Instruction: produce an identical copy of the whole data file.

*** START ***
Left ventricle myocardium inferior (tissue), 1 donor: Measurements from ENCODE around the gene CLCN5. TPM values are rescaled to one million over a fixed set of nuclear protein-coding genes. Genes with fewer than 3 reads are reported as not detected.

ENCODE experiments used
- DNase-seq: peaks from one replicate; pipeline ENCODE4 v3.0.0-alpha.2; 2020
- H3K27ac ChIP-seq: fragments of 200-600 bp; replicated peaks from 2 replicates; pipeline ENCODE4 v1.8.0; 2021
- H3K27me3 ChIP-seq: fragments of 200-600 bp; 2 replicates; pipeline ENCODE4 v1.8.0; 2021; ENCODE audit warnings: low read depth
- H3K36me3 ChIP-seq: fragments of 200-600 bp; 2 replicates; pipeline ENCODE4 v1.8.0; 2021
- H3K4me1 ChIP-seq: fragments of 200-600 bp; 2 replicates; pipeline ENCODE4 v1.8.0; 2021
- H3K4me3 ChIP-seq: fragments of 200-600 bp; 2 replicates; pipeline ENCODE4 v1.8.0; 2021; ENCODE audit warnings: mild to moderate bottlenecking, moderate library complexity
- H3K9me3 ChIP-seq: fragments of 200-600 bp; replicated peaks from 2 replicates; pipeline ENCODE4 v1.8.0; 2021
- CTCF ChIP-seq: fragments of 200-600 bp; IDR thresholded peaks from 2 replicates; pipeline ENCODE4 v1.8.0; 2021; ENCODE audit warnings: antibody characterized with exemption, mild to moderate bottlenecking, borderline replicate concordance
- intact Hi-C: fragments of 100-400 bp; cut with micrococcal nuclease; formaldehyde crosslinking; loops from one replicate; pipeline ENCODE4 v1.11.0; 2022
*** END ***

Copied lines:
Left ventricle myocardium inferior (tissue), 1 donor: Measurements from ENCODE around the gene CLCN5. TPM values are rescaled to one million over a fixed set of nuclear protein-coding genes. Genes with fewer than 3 reads are reported as not detected.

ENCODE experiments used
- DNase-seq: peaks from one replicate; pipeline ENCODE4 v3.0.0-alpha.2; 2020
- H3K27ac ChIP-seq: fragments of 200-600 bp; replicated peaks from 2 replicates; pipeline ENCODE4 v1.8.0; 2021
- H3K27me3 ChIP-seq: fragments of 200-600 bp; 2 replicates; pipeline ENCODE4 v1.8.0; 2021; ENCODE audit warnings: low read depth
- H3K36me3 ChIP-seq: fragments of 200-600 bp; 2 replicates; pipeline ENCODE4 v1.8.0; 2021
- H3K4me1 ChIP-seq: fragments of 200-600 bp; 2 replicates; pipeline ENCODE4 v1.8.0; 2021
- H3K4me3 ChIP-seq: fragments of 200-600 bp; 2 replicates; pipeline ENCODE4 v1.8.0; 2021; ENCODE audit warnings: mild to moderate bottlenecking, moderate library complexity
- H3K9me3 ChIP-seq: fragments of 200-600 bp; replicated peaks from 2 replicates; pipeline ENCODE4 v1.8.0; 2021
- CTCF ChIP-seq: fragments of 200-600 bp; IDR thresholded peaks from 2 replicates; pipeline ENCODE4 v1.8.0; 2021; ENCODE audit warnings: antibody characterized with exemption, mild to moderate bottlenecking, borderline replicate concordance
- intact Hi-C: fragments of 100-400 bp; cut with micrococcal nuclease; formaldehyde crosslinking; loops from one replicate; pipeline ENCODE4 v1.11.0; 2022